Oceanografia v. DSND Subsea

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Oceanografia SA DE CV v DSND Subsea AS (The "Botnica")
English High Court: Queen’s Bench Division: Commercial Court: Aikens J: [2006] EWHC 1360 (Comm): 12 June 2006
Michael McParland, instructed by Waltons & Morse, for the appellant, Oceanografia
Claire Blanchard, instructed by Ince & Co. for the respondent, DSND


The Court held that although the terms of this charterparty required the signature of both parties for it to become effective, the charterer had, by its conduct, clearly chosen to waive its right to rely on the signing provision. The charterparty, including the arbitration clause, was, therefore, binding on both the parties.

DMC Category Rating: Confirmed

This case note is based on an Article in the August 2006 Edition of the ‘Marine Bulletin’, published by the Marine team at the international firm of lawyers, DLA Piper. DLA Piper is an International Contributor to this website.

Oceanografia, a Mexican company operating off-shore oil platform services in the Gulf of Mexico, wanted to charter the MSV Botnica from DSND, a Norwegian company, to enable it to fulfil a contract for the Mexican State oil company. DSND chartered its vessels from the Finnish Maritime Administration (FMA), usually for 224 days of the year so that they could return to Finland for the winter for ice-breaking duties. Oceanografia, however, needed to provide its oil platform services for 807 calendar days, starting on 16 October 2001. Negotiations proceeded on the basis that it was not certain that FMA would give its consent to the head charter being extended over the winter months. By the end of August, DSND had signed the charterparty terms and (so the judge held) it was understood that Oceanografia would sign the charter once the wording of a surety bond had been agreed with the bonding company. In the event, the surety bond was never issued and Oceanografia never signed the charterparty terms.

Nevertheless, it made a mobilisation payment to DSND on 13 September and the vessel arrived in the Gulf and went on hire on 9 October 2001. By 16 November, however, it was clear the FMA would not agree to an extension. DSND notified Oceanografia and confirmed that demobilisation would have to start on 15 December. On 20 December, the parties signed an off-hire statement: "The vessel has completed her services according to a charter agreement dated 28 August and is off-hire from the agreed handover time above".

Oceanografia did not pay sums due under the charterparty and DSND began arbitration proceedings. The first issue was whether the tribunal had jurisdiction since the charterparty containing the arbitration agreement had never been signed by Oceanografia.

The arbitrators held that the terms of the charterparty required the signature of both the parties to become binding, but that Oceanografia had waived its right to rely on this requirement and so was bound by its terms, including the arbitration agreement. Oceanografia appealed under section 67 of the Arbitration Act 1996.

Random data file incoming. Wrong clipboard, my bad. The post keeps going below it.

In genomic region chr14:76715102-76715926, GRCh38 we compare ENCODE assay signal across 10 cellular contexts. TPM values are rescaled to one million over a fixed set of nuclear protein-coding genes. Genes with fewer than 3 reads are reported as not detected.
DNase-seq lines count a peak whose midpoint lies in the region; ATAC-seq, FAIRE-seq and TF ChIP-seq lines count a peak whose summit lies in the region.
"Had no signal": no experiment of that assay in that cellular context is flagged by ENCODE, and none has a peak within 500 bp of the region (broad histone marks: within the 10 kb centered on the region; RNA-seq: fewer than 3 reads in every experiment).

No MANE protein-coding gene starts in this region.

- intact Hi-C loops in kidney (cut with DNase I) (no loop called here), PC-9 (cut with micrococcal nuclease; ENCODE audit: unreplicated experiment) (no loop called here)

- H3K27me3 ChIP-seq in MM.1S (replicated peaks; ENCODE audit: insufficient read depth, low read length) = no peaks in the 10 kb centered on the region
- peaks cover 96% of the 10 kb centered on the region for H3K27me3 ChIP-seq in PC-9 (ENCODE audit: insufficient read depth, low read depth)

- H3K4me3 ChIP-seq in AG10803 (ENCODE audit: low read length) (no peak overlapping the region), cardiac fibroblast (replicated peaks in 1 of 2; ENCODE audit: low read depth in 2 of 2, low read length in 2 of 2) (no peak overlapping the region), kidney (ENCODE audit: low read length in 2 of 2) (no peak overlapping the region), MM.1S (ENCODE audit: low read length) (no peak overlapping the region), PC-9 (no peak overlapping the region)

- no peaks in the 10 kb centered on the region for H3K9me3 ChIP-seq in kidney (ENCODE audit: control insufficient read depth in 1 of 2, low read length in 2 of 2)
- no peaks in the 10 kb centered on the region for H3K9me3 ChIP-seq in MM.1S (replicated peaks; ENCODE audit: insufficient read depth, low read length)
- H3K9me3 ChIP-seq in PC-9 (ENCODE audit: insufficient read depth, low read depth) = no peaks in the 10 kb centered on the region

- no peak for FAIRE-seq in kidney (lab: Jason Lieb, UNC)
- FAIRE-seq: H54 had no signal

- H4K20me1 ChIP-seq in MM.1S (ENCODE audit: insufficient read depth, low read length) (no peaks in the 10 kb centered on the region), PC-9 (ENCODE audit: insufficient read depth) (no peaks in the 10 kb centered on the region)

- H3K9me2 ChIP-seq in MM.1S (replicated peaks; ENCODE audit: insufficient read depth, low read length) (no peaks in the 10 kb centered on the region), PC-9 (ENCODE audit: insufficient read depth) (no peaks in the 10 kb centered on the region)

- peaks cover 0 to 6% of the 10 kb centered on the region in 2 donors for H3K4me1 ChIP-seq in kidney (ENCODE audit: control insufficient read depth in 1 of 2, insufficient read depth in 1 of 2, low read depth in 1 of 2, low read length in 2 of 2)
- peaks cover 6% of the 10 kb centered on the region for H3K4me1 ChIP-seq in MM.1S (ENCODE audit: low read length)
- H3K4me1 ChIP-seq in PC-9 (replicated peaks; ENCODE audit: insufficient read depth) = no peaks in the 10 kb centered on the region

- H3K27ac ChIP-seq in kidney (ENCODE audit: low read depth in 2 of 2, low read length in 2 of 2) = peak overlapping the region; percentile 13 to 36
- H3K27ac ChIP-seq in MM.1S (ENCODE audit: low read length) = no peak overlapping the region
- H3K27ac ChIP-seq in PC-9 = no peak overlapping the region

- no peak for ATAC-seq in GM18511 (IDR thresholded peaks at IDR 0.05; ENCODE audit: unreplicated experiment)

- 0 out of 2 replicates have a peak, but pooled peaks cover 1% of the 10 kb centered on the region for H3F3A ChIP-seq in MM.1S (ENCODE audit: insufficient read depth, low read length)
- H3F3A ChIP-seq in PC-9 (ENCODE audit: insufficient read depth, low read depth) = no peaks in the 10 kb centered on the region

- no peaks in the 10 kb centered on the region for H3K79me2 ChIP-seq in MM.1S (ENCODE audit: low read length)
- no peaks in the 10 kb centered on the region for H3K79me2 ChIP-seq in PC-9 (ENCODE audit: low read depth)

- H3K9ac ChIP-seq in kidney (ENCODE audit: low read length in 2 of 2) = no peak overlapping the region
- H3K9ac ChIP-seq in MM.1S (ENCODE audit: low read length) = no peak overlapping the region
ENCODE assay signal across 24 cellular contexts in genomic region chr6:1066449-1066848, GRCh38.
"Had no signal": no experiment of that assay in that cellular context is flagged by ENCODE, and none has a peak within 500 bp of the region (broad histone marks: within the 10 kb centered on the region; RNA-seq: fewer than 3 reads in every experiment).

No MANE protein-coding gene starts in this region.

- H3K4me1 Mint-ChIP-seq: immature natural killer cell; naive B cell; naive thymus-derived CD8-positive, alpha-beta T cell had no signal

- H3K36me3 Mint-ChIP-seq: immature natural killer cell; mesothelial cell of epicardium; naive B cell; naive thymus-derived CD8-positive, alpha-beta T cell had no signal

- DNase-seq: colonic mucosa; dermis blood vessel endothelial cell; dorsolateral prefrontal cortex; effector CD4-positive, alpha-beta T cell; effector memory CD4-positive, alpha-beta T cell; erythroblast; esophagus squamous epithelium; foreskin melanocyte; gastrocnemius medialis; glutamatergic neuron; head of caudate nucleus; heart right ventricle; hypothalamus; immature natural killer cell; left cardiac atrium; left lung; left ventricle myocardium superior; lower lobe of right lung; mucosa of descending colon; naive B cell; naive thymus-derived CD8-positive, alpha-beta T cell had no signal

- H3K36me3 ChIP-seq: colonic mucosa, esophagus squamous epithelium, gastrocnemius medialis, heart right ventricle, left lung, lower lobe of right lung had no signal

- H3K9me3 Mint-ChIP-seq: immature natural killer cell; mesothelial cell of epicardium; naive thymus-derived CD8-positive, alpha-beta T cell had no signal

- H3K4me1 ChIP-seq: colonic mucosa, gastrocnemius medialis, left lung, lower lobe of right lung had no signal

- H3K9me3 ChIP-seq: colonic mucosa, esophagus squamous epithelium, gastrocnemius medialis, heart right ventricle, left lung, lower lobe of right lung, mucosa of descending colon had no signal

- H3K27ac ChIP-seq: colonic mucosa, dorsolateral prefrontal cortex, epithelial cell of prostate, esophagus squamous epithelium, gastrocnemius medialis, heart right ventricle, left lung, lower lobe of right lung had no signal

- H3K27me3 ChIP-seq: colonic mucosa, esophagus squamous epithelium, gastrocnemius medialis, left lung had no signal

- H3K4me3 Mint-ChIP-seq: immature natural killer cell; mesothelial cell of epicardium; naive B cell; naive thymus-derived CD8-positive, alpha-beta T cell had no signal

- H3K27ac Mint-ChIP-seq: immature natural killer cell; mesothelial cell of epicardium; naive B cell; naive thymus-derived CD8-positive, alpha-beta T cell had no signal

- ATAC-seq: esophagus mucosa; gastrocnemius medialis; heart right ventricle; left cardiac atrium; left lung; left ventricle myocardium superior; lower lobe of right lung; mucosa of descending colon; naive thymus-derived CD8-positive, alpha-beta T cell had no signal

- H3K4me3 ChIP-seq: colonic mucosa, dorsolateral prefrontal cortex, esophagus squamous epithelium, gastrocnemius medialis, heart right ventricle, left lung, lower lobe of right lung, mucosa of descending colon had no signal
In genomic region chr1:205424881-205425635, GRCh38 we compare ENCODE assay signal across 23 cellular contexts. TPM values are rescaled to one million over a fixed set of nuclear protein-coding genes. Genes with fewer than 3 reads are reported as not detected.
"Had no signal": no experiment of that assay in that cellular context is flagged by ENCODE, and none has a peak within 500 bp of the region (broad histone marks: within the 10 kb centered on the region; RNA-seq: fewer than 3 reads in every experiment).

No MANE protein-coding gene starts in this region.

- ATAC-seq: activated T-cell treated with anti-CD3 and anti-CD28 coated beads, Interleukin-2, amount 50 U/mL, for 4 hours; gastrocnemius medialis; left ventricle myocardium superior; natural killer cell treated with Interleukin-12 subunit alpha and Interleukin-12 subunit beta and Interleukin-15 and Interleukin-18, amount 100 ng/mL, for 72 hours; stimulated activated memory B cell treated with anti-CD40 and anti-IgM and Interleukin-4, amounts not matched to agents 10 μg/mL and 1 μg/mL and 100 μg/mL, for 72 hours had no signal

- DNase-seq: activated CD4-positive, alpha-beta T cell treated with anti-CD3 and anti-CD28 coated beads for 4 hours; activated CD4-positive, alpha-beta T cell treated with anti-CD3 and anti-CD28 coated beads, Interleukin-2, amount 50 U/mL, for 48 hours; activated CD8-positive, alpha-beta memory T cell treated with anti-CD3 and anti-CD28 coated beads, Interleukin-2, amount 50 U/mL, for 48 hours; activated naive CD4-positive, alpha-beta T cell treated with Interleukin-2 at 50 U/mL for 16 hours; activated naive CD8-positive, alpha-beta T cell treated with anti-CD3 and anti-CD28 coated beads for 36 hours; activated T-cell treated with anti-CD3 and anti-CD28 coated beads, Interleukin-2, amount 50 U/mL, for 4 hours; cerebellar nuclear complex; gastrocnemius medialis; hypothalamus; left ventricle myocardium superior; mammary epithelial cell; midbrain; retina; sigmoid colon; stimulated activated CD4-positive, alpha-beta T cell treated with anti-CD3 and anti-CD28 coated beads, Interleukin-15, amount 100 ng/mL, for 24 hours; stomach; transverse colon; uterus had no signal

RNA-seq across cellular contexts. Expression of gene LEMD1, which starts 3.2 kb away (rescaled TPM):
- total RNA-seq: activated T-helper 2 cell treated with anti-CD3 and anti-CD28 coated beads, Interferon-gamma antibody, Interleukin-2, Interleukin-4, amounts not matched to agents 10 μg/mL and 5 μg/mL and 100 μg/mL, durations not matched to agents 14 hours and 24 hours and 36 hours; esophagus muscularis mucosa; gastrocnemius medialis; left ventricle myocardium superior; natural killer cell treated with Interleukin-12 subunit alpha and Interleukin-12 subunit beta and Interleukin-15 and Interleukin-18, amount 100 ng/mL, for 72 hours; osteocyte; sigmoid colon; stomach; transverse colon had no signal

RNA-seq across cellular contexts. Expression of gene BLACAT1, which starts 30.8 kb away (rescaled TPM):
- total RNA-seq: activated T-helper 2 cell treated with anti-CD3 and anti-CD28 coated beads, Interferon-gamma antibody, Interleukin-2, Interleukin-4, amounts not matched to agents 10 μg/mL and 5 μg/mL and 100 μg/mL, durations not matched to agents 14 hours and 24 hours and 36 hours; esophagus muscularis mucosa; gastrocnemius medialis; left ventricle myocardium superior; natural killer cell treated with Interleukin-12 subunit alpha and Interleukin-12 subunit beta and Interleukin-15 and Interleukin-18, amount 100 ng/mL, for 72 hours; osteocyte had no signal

The "signing subject"
The judge agreed with the arbitrators. Clause 18.1 of the charterparty provided that the "offer for the MSV Botnica is subject to the signing of mutually agreeable contract terms and conditions". Although it was clear on the evidence that the terms had been agreed (apart from the surety bond), the proper construction of this clause meant there could be no binding contract until both parties had signed.

The judge acknowledged that it was rare in the shipping world for there to be a "signing subject" of this sort, but the clear and obvious meaning of the words was that there would not be a binding contract until that "subject" had been fulfilled.

Oceanografia had, however chosen to waive its right to rely on the signing requirement and so was bound by the charterparty and the arbitration clause.

A waiver by election requires a party to choose between two inconsistent or mutually exclusive courses. The party making the waiver must have sufficient knowledge of its right and make a clear and unequivocal representation (whether express or implied) that it does not intend to rely on that right.

In this case, the judge was satisfied that these conditions were met. Oceanografia had made a clear choice between two inconsistent courses - insisting on the requirement for signature, or abandoning the requirement so that there was a valid and binding contract. It was clear from the evidence that Oceanografia understood at the time that it had a right to refuse to sign the charter terms, but its conduct was a clear and unequivocal representation that it had chosen not to rely on that right. Both parties had continued as if the charterparty was binding on them - even to the extent of an off-hire agreement in accordance with its terms. The arbitrators, therefore, had jurisdiction to hear the dispute.

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